Friday Night Book Club: Read an exclusive excerpt from The Girl Who Reads on the Métro, the French phenomenon by Christine Féret-Fleury
More about the book!
The Friday Night Book Club: Exclusive excerpts from Pan Macmillan every weekend!
Staying in this evening? Get comfortable with a glass of wine and this exclusive extract from The Girl Who Reads on the Métro by Christine Féret-Fleury, translated by Ros Schwartz.
The Girl Who Reads on the Métro is the French phenomenon ready to charm book-lovers everywhere, for fans of The Little Paris Bookshop and The Elegance of the Hedgehog.
About the book
When Juliette takes the métro to her loathed office job each morning, her only escape is in books – she avidly reads on her journey and imagines what her fellow commuters’ choices might say about them.
But when, one day, she decides to alight the train a few stops early and meets Soliman – the mysterious owner of the most enchanting bookshop Juliette has ever seen – she is sure her life will never be the same again …
For Soliman also believes in the power of books to change the course of a life – entrusting his passeurs with the task of giving each book to the person who needs it most – and he thinks Juliette is perfect for the job.
And so, leaving her old life behind, Juliette will discover the true power a book can have …
Read the excerpt:
The man in the green hat always got on at Bercy, always via the doors at the front of the carriage, and then exited via the same doors at La Motte-Picquet-Grenelle, exactly seventeen minutes later. At least that was on days when the stops, warning signals and clanging were regular, the days that weren’t exceptionally overcrowded, when there weren’t any accidents, terror alerts or strikes, and no unscheduled stops to regulate the service. Ordinary days. The days when you feel as though you’re a cog in a well-Oiled machine, a huge mechanical body in which each person has their place and their part to play, willingly or not.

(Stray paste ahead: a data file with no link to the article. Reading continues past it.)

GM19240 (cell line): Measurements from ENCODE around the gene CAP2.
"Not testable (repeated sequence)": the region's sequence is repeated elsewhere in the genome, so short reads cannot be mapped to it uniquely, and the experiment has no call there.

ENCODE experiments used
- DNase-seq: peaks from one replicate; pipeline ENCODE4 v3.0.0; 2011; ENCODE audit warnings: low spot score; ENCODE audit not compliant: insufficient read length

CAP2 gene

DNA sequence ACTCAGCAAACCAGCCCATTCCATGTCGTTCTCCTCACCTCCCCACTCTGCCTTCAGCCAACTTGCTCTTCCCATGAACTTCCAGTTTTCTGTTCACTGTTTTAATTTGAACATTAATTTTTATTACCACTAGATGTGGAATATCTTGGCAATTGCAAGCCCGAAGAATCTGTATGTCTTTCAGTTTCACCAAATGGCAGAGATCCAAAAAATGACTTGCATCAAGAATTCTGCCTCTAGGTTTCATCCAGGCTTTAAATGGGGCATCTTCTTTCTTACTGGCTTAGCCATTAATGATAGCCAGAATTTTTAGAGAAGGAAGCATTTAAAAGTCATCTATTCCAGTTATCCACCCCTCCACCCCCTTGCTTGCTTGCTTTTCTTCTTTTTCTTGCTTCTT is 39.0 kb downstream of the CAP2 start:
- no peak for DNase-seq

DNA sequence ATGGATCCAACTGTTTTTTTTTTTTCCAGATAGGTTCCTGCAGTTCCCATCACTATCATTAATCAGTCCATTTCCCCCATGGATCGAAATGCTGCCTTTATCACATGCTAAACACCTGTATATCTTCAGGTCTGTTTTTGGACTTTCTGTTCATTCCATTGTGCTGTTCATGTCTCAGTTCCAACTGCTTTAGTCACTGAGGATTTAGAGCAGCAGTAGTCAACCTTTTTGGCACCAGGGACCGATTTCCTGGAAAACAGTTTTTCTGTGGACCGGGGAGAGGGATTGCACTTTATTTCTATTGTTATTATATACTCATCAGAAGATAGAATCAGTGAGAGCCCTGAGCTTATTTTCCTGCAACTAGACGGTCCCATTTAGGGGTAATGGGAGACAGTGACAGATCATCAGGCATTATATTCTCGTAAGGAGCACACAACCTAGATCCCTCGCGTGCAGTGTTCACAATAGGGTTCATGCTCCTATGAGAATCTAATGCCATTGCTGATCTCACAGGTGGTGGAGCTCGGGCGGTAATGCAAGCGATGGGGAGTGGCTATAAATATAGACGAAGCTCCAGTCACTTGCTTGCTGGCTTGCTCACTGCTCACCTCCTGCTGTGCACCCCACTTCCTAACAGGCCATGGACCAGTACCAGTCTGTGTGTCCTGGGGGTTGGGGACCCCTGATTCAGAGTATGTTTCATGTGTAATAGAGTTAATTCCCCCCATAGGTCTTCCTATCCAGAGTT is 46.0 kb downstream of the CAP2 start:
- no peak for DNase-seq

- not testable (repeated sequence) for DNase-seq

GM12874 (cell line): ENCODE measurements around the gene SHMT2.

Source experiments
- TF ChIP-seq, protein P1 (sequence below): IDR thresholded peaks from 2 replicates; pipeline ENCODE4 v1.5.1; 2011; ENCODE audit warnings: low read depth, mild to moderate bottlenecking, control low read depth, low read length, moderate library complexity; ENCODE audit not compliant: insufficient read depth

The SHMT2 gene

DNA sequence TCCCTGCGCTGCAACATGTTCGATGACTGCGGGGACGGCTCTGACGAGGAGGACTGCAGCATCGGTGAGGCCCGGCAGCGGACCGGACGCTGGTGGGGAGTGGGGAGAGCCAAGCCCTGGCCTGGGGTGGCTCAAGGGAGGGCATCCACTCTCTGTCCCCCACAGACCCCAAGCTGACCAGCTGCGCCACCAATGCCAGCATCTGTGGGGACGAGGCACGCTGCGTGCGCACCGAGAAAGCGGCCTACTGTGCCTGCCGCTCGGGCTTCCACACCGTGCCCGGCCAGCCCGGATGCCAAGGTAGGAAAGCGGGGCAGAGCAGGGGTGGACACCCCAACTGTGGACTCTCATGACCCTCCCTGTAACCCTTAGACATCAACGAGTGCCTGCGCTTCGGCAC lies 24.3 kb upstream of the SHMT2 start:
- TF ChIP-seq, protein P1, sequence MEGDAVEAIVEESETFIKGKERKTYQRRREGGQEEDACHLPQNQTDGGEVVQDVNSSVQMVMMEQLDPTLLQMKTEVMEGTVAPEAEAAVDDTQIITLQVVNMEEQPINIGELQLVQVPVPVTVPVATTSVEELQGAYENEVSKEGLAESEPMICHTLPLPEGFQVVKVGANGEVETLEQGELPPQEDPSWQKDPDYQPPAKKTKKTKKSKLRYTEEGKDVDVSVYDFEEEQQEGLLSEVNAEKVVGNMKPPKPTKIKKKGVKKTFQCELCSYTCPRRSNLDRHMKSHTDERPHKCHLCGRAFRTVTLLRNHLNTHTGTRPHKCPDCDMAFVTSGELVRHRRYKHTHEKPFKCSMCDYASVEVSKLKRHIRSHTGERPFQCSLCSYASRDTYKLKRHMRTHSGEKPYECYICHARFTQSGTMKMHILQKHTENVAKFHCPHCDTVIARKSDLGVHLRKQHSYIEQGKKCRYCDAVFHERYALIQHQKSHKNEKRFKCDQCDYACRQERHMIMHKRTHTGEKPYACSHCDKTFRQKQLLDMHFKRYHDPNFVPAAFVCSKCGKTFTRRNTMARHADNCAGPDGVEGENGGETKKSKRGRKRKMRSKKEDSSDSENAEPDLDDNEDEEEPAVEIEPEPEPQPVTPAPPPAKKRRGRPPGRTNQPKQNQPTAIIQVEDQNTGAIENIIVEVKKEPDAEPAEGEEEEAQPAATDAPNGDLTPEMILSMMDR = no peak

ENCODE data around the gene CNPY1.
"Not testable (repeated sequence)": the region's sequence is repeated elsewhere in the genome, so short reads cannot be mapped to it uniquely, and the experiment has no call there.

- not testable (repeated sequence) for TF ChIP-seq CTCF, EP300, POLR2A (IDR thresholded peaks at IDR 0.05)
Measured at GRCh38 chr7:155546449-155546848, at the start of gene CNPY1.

On those days, Juliette would take refuge behind her butterfly-framed sunglasses and her chunky scarf knitted by Granny Adrienne in 1975 for her daughter. The two-and-a-half-metre scarf was a faded blue, the colour of distant peaks at seven o’clock on a summer’s eve, not just anywhere but in the Pyrenean town of Prades gazing towards Mount Canigou. And she would sit wondering whether her existence in this world was any more precious than that of the spider she’d drowned that morning in her shower.
She didn’t like doing it – aiming the jet at the small, black, hairy creature and watching out of the corner of her eye as the spindly legs flailed in panic and then abruptly folded in on the body. Then the spider would whirl around, as light and inconsequential as a wisp of wool plucked from her favourite sweater, until it was sucked down the plughole which she immediately stopped up, jamming in the plug.
Serial murder. Every day, the spiders crawled up, emerging from the pipes after a wobbly climb. Were they always the same ones that, after being flushed down into the murky depths – the bowels of the city like a vast reservoir of teeming, stinking life – unfolded themselves, came back to life and embarked on another ascent invariably destined to fail? It was hard to imagine. Juliette saw herself as a pitiless but negligent divinity, too busy most of the time to fulfil her role, intermittently guarding the gates of Hell. What were the spiders hoping for once their feet were on dry land, so to speak? What journey had they decided to undertake, and with what purpose?